VR: Chromecast Support Is Why Gear VR Is Better Than Daydream

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When it comes to mobile VR, Gear VR and Daydream are currently the two best options. The support for compatible phones that work with each headset is steadily growing and so is the content, and each device comes with a controller now and is comparatively priced, though Gear VR is arguably the better headset even though it does cost $30 more, and Chromecast support is the reason. Samsung’s mobile VR headset currently supports Chromecast streaming and has had it since the end of May, with Samsung launching the update that contained this new feature about a week and a half or so after Google announced that Daydream would be getting Chromecast support later in 2017.

So despite being Google’s own streaming technology, Google’s own VR headset still doesn’t support the ability to cast the VR experience of one user to a TV so others can view what’s happening, yet Samsung’s headset does. This might not be an issue for some users, especially if they tend to shy away from sharing the virtual reality experience with friends and family, but the ability to cast if they want to makes a strong case for the Gear VR to stay ahead of Daydream as the feature allows for others to watch and join in on the fun in a way, even if they’re only viewing the experience of another. It’s a way for the VR experience to be social when there is only one headset around, and it’s something that Daydream probably should have had first.

Perhaps the silver lining is that the support for Daydream should be coming at some point later this year, which was Google’s answer when it announced the feature was coming at Google I/O. That said, later this year cold still mean at the very end of the year, though it is also just as likely that the support will launch after Google’s upcoming Fall event in October where Google is expected to show off the new Pixel devices.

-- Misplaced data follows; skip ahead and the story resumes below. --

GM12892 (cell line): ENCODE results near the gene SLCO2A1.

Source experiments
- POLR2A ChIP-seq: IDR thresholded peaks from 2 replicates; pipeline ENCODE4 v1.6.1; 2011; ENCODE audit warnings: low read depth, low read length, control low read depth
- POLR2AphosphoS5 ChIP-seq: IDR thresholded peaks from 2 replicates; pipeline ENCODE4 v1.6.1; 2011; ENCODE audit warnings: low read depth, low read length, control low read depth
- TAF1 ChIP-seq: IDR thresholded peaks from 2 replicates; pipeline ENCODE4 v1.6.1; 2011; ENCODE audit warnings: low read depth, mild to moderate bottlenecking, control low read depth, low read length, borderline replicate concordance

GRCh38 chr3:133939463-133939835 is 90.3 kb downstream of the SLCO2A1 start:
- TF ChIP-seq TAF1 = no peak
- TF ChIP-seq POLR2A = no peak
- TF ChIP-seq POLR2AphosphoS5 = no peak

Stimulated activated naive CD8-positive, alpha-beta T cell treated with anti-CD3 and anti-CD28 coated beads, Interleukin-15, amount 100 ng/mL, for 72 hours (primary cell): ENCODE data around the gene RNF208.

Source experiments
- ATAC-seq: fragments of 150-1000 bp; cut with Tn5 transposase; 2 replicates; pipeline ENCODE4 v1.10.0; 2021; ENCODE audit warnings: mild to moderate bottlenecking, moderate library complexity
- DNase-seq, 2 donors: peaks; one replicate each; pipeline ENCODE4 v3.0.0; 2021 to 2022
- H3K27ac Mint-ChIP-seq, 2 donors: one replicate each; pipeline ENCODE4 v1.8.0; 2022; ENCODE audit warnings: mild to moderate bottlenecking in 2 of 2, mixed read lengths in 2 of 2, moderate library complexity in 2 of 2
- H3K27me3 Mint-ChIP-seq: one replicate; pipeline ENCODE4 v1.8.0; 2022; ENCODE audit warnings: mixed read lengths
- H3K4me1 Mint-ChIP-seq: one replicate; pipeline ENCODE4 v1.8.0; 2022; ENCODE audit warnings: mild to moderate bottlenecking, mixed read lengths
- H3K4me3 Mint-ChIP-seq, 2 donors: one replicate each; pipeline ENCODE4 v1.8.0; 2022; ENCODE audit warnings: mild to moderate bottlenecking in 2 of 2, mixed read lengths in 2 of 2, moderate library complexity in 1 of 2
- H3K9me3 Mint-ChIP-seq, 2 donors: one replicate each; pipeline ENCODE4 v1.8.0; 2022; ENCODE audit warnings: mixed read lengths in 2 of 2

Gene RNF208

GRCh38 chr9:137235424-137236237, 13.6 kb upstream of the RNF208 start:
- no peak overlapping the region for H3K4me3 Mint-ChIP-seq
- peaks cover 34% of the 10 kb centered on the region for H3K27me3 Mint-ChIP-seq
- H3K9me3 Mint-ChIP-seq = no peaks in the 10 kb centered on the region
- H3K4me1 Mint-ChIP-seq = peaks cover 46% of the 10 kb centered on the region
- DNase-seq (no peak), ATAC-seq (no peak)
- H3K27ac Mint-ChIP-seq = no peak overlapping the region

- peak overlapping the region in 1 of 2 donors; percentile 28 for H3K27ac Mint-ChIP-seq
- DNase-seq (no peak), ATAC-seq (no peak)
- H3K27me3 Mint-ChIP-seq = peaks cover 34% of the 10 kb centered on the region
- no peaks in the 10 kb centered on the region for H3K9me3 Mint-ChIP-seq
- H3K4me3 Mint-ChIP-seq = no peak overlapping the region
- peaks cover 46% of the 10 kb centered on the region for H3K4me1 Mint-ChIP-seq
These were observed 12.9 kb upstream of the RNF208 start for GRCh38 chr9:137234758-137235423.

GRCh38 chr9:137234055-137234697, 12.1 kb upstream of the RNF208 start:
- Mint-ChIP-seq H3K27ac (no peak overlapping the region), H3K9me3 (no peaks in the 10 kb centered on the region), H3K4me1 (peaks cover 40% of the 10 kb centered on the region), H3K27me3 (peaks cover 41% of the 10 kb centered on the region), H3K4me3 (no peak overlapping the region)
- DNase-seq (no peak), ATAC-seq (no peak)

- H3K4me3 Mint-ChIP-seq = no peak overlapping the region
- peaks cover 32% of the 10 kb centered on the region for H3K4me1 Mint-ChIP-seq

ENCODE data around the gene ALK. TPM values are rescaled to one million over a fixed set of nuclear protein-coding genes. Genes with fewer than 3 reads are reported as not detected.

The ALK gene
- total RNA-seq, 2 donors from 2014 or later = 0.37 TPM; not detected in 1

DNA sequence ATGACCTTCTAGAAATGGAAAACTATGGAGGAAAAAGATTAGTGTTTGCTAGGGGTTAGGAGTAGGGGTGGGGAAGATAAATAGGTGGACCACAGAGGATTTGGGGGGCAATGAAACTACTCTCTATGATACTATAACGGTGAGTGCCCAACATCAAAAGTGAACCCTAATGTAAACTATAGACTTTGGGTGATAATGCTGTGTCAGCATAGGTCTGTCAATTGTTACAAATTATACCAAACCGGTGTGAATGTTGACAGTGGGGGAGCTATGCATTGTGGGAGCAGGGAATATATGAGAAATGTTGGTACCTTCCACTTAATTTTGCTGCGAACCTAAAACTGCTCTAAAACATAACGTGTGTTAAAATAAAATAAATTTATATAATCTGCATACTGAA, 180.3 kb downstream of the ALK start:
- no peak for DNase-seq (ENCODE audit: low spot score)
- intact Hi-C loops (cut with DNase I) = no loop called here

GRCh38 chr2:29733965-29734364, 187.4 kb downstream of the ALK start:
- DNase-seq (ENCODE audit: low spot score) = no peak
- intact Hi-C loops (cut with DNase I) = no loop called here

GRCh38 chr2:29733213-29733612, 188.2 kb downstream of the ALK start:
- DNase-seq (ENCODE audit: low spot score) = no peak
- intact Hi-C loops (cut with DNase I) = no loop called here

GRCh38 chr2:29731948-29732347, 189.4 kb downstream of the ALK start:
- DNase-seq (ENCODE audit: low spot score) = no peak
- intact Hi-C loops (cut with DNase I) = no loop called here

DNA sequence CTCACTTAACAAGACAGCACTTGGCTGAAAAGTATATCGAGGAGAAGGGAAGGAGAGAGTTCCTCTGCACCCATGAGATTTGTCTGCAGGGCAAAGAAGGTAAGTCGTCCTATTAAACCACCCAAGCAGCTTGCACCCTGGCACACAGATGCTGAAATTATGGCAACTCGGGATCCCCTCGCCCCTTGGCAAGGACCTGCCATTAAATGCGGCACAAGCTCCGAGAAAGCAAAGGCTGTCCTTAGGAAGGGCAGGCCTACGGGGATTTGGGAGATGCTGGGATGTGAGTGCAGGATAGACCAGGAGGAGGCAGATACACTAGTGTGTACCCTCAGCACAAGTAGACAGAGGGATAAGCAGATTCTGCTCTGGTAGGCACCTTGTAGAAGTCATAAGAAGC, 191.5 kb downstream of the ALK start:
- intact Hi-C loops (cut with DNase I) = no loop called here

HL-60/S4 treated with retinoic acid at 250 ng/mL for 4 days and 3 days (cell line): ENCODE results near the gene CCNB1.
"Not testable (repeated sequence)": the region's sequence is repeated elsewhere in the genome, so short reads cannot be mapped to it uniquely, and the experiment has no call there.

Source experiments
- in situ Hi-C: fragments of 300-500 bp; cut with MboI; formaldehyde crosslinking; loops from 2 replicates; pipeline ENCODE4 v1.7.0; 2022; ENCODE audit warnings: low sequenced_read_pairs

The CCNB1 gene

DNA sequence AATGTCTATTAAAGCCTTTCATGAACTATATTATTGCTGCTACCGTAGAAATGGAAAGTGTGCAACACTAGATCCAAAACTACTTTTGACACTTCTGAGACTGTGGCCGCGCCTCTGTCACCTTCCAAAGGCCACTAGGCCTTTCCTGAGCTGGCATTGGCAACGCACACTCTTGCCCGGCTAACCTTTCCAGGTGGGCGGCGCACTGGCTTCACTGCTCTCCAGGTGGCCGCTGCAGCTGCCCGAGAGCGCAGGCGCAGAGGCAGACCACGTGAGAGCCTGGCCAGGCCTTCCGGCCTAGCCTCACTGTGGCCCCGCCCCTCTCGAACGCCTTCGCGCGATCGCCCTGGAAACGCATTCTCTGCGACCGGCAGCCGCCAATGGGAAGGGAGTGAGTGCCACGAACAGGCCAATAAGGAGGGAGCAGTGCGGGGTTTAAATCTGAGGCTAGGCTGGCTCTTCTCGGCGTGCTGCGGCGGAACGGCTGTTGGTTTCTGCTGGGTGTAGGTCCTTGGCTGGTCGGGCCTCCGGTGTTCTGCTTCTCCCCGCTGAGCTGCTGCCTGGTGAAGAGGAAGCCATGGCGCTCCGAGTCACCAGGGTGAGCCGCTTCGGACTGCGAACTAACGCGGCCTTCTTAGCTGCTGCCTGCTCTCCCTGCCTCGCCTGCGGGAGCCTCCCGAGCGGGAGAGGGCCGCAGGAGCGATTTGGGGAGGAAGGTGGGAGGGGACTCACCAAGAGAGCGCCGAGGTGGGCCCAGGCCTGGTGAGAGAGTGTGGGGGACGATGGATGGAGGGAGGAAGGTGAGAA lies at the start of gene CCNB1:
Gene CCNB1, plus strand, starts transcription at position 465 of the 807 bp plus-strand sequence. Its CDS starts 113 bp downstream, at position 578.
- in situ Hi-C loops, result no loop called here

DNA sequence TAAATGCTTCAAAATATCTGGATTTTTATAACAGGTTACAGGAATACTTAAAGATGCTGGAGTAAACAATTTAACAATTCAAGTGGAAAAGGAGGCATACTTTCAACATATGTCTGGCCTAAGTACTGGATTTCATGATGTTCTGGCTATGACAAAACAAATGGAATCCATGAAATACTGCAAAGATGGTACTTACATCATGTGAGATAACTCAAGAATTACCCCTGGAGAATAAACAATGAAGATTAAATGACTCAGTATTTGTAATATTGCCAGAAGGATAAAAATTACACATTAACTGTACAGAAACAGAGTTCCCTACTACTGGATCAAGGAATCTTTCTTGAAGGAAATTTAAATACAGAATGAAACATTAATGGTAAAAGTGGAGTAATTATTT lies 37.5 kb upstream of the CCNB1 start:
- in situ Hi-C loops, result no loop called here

Now, even with no Chromecast support, sharing VR experiences is still entirely possible with Daydream, you simply have to pass the headset and controller around and let others immerse themselves in what there is on offer, but this is still a more cumbersome way of doing things than letting people view what’s happening through streaming, especially if all they care to do is watch and not participate. Once the option does show up though, getting it going should end up being pretty simple as all it will require is a quick click to bring up the quick shortcut options, where a Chromecast button should be visible, and clicking on that will start the streaming process.

Things aren’t much different for those with a Gear VR. Inside the the Oculus app for Gear VR there will now be a Chromecast button and tapping that will allow the streaming just like with any other app that supports Chromecast, so the process is pretty straightforward and easy to initiate. All that aside, it would benefit Google and the Daydream platform to add Chromecast support sooner than later as it would allow for a way to share content with other users, and even though the Gear VR platform has more content than the Daydream platform, this one single feature would probably do a lot to get more people interested, as it would allow people to showcase what you could do with it more easily to those who may not have had the change to experience it. For those with a Daydream View headset, hopefully Chromecast support will be added sooner rather than later.